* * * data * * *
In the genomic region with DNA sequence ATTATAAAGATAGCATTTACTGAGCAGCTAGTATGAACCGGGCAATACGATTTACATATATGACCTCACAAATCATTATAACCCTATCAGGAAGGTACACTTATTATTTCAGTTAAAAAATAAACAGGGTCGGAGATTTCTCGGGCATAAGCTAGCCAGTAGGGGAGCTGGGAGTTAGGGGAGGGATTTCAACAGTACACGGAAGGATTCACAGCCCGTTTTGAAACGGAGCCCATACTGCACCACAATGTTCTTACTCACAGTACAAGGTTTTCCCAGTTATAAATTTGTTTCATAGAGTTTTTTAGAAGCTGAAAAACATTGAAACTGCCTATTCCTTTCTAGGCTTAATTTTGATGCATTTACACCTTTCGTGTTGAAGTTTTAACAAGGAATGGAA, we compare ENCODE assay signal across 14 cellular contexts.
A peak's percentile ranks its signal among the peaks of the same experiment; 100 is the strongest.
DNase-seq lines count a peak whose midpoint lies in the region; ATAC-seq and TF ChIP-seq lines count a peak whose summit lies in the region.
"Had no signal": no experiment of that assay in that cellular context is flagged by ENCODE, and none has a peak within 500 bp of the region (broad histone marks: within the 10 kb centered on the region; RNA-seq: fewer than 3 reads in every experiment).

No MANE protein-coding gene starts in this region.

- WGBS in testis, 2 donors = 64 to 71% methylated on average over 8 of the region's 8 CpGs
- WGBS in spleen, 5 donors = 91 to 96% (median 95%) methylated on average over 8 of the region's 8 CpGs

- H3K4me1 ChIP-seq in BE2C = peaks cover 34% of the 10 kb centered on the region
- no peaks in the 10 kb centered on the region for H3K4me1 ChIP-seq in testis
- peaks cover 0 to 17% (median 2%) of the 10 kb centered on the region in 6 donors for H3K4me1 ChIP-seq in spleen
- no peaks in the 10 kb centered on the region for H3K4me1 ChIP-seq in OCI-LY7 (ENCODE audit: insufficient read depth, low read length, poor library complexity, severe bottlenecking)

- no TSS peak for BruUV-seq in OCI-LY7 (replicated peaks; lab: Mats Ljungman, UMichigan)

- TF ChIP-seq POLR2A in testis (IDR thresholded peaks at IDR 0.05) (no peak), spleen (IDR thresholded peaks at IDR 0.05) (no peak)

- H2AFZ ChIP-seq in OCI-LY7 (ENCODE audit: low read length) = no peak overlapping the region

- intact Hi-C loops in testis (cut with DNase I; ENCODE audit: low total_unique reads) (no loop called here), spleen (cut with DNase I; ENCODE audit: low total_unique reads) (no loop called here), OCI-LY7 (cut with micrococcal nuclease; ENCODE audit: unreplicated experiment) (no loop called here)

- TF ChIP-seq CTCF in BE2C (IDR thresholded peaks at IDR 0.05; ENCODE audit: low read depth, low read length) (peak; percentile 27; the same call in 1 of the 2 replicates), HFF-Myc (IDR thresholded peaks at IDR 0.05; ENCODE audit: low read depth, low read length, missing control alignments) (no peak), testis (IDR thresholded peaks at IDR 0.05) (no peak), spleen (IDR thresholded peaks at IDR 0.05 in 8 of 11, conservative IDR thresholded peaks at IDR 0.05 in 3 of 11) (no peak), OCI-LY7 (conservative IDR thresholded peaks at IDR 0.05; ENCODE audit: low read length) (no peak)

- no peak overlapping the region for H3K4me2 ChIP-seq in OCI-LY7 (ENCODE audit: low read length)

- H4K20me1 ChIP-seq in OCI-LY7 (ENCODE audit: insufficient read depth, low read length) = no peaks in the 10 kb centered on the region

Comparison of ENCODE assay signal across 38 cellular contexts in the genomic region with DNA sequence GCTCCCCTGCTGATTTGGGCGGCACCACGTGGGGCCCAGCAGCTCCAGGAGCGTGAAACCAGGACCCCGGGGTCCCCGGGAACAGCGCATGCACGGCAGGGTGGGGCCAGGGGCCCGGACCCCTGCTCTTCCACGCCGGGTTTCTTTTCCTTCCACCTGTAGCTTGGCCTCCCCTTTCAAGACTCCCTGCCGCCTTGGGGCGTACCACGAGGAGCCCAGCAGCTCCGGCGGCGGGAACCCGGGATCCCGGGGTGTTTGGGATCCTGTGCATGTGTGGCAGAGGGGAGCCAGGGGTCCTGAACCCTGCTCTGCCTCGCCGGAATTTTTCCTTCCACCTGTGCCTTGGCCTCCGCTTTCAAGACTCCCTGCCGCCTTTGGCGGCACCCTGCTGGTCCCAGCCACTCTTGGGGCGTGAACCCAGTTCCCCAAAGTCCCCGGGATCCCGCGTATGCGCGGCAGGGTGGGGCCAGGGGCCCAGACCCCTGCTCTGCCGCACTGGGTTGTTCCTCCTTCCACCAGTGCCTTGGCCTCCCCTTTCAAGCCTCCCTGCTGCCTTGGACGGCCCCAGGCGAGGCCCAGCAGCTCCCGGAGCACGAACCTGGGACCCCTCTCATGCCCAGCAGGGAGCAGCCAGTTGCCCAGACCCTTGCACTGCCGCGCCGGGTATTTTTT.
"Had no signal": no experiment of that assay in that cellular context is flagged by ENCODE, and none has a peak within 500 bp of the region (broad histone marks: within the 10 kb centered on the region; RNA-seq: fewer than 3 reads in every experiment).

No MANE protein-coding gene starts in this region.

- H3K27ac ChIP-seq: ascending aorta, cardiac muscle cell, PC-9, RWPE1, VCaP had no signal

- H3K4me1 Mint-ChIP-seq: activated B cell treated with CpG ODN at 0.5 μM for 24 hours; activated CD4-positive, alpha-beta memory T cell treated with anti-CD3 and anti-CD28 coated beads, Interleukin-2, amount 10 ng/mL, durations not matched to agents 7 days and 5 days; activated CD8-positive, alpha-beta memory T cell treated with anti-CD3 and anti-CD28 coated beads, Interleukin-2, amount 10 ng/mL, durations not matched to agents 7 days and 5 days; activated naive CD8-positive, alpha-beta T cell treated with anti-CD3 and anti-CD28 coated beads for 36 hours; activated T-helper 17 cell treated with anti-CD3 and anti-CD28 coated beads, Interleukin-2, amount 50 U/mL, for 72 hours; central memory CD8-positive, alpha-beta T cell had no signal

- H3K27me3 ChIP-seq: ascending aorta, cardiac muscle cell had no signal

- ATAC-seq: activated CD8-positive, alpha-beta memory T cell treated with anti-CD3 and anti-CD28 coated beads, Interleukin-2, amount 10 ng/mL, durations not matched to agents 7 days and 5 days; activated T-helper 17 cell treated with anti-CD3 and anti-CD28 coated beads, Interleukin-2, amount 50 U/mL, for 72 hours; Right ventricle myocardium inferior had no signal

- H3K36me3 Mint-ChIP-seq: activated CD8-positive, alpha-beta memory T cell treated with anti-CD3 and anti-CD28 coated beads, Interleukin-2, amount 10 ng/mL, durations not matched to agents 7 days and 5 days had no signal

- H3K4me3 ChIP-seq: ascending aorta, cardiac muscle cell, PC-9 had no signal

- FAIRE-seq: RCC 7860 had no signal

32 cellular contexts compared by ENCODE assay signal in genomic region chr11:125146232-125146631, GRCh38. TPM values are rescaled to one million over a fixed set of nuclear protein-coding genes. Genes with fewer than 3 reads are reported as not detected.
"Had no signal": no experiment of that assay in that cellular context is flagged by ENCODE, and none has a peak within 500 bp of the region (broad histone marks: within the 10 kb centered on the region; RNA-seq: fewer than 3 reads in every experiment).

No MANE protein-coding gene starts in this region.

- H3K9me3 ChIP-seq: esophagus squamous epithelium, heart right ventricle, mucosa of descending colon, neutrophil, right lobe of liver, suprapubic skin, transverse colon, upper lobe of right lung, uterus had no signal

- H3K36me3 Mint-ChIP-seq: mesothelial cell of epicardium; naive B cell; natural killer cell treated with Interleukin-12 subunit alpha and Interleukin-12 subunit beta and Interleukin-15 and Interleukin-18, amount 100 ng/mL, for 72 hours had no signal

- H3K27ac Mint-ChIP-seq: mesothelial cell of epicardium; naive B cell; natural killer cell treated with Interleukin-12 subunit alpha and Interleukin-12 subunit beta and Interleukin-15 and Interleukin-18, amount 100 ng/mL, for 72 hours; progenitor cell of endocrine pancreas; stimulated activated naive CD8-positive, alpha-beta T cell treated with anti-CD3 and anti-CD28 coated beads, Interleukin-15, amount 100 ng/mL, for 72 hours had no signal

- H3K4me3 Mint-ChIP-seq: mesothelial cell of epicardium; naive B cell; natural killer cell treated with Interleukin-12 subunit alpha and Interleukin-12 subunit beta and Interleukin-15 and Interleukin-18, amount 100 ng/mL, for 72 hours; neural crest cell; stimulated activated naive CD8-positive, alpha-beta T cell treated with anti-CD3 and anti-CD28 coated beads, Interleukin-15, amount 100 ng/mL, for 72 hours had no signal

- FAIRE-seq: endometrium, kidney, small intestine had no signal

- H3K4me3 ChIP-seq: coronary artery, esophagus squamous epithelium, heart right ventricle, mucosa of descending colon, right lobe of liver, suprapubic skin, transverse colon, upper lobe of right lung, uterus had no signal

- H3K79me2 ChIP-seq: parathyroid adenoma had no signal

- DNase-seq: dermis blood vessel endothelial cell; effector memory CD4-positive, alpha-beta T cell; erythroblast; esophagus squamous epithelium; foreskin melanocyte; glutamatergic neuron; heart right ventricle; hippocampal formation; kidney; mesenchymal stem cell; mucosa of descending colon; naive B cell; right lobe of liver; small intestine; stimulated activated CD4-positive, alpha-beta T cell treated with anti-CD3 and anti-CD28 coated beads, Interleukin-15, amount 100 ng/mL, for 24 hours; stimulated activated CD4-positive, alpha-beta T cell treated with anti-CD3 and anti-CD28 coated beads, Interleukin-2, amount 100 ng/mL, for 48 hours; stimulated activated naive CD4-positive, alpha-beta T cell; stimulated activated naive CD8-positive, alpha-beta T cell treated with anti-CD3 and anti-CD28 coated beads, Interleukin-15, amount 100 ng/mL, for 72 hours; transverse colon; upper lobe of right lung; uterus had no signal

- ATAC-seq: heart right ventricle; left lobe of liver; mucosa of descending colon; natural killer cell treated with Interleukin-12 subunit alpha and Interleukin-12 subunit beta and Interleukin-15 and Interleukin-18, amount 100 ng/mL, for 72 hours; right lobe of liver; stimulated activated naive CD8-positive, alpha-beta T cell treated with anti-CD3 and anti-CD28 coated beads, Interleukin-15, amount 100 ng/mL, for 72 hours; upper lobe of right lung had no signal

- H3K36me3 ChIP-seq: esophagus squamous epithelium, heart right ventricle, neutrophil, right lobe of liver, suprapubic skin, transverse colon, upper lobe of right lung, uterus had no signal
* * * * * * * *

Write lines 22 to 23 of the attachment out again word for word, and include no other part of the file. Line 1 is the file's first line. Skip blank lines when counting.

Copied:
- H3K27ac ChIP-seq: ascending aorta, cardiac muscle cell, PC-9, RWPE1, VCaP had no signal

- H3K4me1 Mint-ChIP-seq: activated B cell treated with CpG ODN at 0.5 μM for 24 hours; activated CD4-positive, alpha-beta memory T cell treated with anti-CD3 and anti-CD28 coated beads, Interleukin-2, amount 10 ng/mL, durations not matched to agents 7 days and 5 days; activated CD8-positive, alpha-beta memory T cell treated with anti-CD3 and anti-CD28 coated beads, Interleukin-2, amount 10 ng/mL, durations not matched to agents 7 days and 5 days; activated naive CD8-positive, alpha-beta T cell treated with anti-CD3 and anti-CD28 coated beads for 36 hours; activated T-helper 17 cell treated with anti-CD3 and anti-CD28 coated beads, Interleukin-2, amount 50 U/mL, for 72 hours; central memory CD8-positive, alpha-beta T cell had no signal